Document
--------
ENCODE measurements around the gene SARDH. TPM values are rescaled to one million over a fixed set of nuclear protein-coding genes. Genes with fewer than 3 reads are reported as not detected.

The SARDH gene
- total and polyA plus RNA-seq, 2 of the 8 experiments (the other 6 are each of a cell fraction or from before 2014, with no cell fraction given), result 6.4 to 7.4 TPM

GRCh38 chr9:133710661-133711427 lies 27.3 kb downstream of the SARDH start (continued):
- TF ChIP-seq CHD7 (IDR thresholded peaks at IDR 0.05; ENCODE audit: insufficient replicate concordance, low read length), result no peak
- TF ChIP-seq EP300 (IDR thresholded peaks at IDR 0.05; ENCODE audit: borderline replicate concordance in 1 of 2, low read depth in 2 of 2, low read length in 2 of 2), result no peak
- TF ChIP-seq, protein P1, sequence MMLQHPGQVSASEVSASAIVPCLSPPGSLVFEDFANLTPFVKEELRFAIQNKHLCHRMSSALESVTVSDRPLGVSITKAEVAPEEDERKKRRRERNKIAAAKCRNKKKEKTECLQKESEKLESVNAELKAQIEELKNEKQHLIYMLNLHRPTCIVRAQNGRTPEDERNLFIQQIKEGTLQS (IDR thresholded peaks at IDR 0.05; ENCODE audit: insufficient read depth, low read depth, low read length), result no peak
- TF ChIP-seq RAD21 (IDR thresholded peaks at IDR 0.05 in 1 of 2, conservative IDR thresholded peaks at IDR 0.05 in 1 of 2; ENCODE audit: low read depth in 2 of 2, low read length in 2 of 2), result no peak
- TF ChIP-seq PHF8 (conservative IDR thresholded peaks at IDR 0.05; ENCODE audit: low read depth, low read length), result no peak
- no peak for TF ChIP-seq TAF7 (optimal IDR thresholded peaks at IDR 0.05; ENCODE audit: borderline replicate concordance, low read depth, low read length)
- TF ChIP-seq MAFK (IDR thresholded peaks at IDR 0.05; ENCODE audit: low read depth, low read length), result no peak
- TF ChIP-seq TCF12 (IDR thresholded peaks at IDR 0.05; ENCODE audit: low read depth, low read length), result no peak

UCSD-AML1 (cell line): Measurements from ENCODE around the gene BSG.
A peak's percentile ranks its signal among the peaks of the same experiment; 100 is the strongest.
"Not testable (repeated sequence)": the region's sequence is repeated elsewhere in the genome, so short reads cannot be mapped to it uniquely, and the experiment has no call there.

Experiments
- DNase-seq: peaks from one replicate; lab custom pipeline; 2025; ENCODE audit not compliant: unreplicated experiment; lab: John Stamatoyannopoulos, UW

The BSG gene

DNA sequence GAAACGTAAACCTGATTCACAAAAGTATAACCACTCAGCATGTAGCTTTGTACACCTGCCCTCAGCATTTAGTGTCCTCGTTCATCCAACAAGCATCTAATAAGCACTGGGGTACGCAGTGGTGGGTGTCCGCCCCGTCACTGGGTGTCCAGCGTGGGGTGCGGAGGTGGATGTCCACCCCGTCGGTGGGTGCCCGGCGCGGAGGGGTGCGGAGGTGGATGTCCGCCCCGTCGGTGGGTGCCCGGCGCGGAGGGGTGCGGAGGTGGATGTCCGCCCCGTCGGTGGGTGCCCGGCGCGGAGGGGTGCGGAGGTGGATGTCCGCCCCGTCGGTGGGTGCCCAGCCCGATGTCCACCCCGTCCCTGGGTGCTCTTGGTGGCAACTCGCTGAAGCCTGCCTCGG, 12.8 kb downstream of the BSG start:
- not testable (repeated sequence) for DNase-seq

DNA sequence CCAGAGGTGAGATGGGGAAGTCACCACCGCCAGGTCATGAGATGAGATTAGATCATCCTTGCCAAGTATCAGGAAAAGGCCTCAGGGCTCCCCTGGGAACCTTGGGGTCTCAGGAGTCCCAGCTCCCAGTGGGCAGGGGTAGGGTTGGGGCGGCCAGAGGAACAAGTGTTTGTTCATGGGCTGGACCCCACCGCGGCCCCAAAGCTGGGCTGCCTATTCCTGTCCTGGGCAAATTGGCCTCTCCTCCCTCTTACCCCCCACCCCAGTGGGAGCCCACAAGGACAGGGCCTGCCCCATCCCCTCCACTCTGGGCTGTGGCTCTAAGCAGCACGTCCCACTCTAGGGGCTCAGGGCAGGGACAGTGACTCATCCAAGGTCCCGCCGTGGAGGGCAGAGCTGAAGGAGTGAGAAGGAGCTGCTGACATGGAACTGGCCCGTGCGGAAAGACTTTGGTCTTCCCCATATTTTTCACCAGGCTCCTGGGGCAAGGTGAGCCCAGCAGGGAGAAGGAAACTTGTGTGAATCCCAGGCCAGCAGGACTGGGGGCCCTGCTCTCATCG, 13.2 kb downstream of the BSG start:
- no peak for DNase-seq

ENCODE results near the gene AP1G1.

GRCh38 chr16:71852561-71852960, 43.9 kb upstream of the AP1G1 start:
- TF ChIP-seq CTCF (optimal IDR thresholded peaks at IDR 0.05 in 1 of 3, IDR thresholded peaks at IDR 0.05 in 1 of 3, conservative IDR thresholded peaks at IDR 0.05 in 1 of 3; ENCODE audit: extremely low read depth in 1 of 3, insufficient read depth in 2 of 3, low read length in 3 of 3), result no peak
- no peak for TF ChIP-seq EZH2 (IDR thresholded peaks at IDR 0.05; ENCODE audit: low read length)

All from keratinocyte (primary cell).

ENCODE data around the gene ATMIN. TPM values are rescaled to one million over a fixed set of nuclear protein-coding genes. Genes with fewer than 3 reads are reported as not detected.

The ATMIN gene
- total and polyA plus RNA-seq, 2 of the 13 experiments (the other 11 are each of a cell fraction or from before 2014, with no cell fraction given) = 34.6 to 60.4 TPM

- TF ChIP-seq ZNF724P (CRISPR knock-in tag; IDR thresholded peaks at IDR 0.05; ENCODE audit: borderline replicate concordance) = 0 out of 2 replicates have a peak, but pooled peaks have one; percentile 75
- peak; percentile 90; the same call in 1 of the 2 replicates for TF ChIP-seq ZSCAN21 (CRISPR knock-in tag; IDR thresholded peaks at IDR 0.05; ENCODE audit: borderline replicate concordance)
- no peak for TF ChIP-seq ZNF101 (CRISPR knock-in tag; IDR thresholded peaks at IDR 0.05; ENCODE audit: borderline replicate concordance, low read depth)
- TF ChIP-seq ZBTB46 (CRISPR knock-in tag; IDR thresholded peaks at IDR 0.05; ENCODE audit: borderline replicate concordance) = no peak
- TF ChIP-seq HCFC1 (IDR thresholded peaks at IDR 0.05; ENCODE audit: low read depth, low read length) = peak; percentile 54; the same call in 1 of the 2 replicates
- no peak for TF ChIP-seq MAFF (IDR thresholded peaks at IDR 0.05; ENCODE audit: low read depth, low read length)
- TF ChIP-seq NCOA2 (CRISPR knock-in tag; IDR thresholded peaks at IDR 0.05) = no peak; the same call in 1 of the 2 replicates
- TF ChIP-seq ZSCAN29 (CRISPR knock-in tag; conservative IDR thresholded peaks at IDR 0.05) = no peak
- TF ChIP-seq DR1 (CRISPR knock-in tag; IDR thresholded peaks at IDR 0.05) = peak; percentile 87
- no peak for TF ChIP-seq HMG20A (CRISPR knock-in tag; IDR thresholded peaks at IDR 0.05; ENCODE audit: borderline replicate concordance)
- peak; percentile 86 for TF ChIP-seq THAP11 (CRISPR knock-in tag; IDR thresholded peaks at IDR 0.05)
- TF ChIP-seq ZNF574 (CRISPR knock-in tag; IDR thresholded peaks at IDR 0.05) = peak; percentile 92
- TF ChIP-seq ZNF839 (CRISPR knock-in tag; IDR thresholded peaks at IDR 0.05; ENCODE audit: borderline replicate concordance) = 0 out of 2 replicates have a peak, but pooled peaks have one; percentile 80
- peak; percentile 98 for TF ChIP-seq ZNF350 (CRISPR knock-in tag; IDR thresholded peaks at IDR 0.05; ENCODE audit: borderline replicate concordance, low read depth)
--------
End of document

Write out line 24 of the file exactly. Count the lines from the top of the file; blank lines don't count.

GRCh38 chr16:71852561-71852960, 43.9 kb upstream of the AP1G1 start: